Mathematical Problems in Engineering

Volume 2017, Article ID 4012767, 14 pages

https://doi.org/10.1155/2017/4012767

## A Convex Optimization Model and Algorithm for Retinex

School of Mathematical Sciences, University of Electronic Science and Technology of China, Chengdu, Sichuan 611731, China

Correspondence should be addressed to Ting-Zhu Huang; moc.621@gnauhuhzgnit and Xi-Le Zhao; moc.361@300221oahzlx

Received 27 March 2017; Revised 14 May 2017; Accepted 23 May 2017; Published 24 July 2017

Academic Editor: Francesco Marotti de Sciarra

Copyright © 2017 Qing-Nan Zhao et al. This is an open access article distributed under the Creative Commons Attribution License, which permits unrestricted use, distribution, and reproduction in any medium, provided the original work is properly cited.

#### Abstract

Retinex is a theory on simulating and explaining how human visual system perceives colors under different illumination conditions. The main contribution of this paper is to put forward a new convex optimization model for Retinex. Different from existing methods, the main idea is to rewrite a multiplicative form such that the illumination variable and the reflection variable are decoupled in spatial domain. The resulting objective function involves three terms including the Tikhonov regularization of the illumination component, the total variation regularization of the reciprocal of the reflection component, and the data-fitting term among the input image, the illumination component, and the reciprocal of the reflection component. We develop an alternating direction method of multipliers (ADMM) to solve the convex optimization model. Numerical experiments demonstrate the advantages of the proposed model which can decompose an image into the illumination and the reflection components.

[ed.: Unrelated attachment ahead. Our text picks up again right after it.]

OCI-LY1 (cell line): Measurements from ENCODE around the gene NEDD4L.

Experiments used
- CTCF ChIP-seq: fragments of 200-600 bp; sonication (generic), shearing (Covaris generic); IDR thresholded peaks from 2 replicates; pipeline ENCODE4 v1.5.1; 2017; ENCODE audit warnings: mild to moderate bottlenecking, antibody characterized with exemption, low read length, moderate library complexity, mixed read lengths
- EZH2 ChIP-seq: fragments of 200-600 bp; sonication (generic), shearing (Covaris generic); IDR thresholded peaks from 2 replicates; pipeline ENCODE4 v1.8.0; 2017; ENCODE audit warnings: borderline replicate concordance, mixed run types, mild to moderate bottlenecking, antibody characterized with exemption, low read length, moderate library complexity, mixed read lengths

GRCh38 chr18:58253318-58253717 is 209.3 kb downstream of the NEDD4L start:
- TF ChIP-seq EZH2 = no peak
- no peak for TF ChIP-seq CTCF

#### 1. Introduction

The idea of Retinex was introduced and pioneered by Land and McCann [1] to explain how a combination of processes occurs both in the “retina” and in the “cortex.” Retinex theory tells us that human visual system can ensure that the perceived colors of objects remain relatively constant under varying illumination conditions. That is to say our visual system is robust when it comes to color perception. Retinex theory can deal with the compensation for illumination effect. Therefore, we would like to reduce the influence of nonuniform illumination to enhance an image.

Usually, we consider an input image as a two-dimensional function which can be decomposed into the illumination function and the reflection function . Generally speaking, the input image is assumed to have the following relation with these two functions:where represents the element-wise multiplication.